June 8, 2018

NEW YORK – A federal court overseeing unprecedented reforms in the wake of wrongful NYPD surveillance of Muslim communities made public late yesterday the first annual report of an appointed civilian representative, Stephen Robinson, a former federal judge. The report provides the public with its first direct insight into the workings of the “Handschu Committee,” a body that reviews NYPD investigations of First Amendment-protected religious and political activity for compliance with a judicially-enforced agreement. 

The report revealed that the committee has denied considerably more NYPD applications for such investigations since the civilian representative assumed his position. Fewer applications have also been put forward now that the Civilian Representative is on duty. The average length of investigations approved by the committee has dropped to 340 days from 427.

According to his report, Judge Robinson has raised privacy and free expression concerns over investigations and the NYPD’s use of stale and uncertain information and unreliable sourcing. He also considered the circumstances where sensitive locations and institutions were targeted. It is unclear, however, whether such concerns and considerations were recorded in Handschu Committee minutes, which could inform future committee decision-making as well as possible additional oversight by the inspector general for the NYPD and by the New York City Council.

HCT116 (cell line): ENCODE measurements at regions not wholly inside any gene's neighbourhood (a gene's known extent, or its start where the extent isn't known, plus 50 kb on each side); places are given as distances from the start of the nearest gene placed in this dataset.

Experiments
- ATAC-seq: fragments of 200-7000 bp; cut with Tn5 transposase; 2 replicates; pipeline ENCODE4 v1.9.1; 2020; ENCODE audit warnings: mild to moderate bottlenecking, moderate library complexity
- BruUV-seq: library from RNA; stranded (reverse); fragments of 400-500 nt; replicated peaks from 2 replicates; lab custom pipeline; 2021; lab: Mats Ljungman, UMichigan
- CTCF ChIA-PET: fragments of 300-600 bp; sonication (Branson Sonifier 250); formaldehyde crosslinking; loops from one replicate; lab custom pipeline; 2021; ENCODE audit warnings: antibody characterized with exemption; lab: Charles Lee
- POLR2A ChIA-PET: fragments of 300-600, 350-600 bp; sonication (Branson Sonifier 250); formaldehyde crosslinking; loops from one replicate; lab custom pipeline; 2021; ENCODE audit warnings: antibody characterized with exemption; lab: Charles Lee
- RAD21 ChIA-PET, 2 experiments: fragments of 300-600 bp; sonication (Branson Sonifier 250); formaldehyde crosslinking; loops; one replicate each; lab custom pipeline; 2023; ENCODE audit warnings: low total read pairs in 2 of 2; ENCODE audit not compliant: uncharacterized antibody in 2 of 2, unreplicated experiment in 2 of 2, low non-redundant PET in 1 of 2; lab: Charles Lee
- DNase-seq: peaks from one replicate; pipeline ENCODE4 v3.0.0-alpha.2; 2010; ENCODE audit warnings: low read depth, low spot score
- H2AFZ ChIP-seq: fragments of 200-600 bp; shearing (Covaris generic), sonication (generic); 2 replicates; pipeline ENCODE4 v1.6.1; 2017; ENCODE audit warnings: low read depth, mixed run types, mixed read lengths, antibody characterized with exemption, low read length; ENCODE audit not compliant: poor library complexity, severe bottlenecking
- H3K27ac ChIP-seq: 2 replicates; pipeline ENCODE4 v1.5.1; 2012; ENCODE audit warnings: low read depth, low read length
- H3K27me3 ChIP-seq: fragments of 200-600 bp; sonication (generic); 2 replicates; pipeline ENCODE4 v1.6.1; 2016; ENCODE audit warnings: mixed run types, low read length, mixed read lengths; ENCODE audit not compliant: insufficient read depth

Judge Robinson also confirmed that the NYPD continues to monitor New Yorkers’ and others’ social media accounts. The report notes that the civilian representative has demanded actual social media content for review by the committee, and not simply summary descriptions.

Lawyers for plaintiffs in both the Raza v. City of New York and Handschu v. Special Services Division cases reacted to the release of the Civilian Representative’s report:

Hina Shamsi, ACLU National Security Project director:

“Judge Robinson’s first report brings greater transparency to NYPD investigations that needed reform because the police wrongly surveilled Muslims for years. The report shows Judge Robinson is asking pointed questions in scrutinizing investigations from the inside, and overall is making a positive difference. Although the police department keeps secret the total number of investigations it conducts, it's important that the number of investigation requests denied after scrutiny is higher than it was last year. We look to the civilian representative to ensure that the NYPD abides by the new standards, and that bias-based suspicion of Muslims or any other minority plays no role in the NYPD's investigation decisions.”

Ramzi Kassem, CLEAR founding director and CUNY professor of law:

“While it is heartening that during the civilian representative’s tenure, the average length of all Handschu investigations has decreased, it remains shocking that, on average, covert police investigations of New Yorkers’ and others’ protected speech last over 340 days. That holds especially true when these investigations focus almost exclusively on American Muslims. In August 2016, the inspector general determined that Muslim-identified individuals or organizations featured in more than 95 percent of all NYPD intelligence files reviewed. Nothing in the report indicates this dramatic over-policing of a minority group has ceased or even changed. We hope the civilian representative will examine closely if this outcome is consistent with the NYPD’s legal obligation not to discriminate.”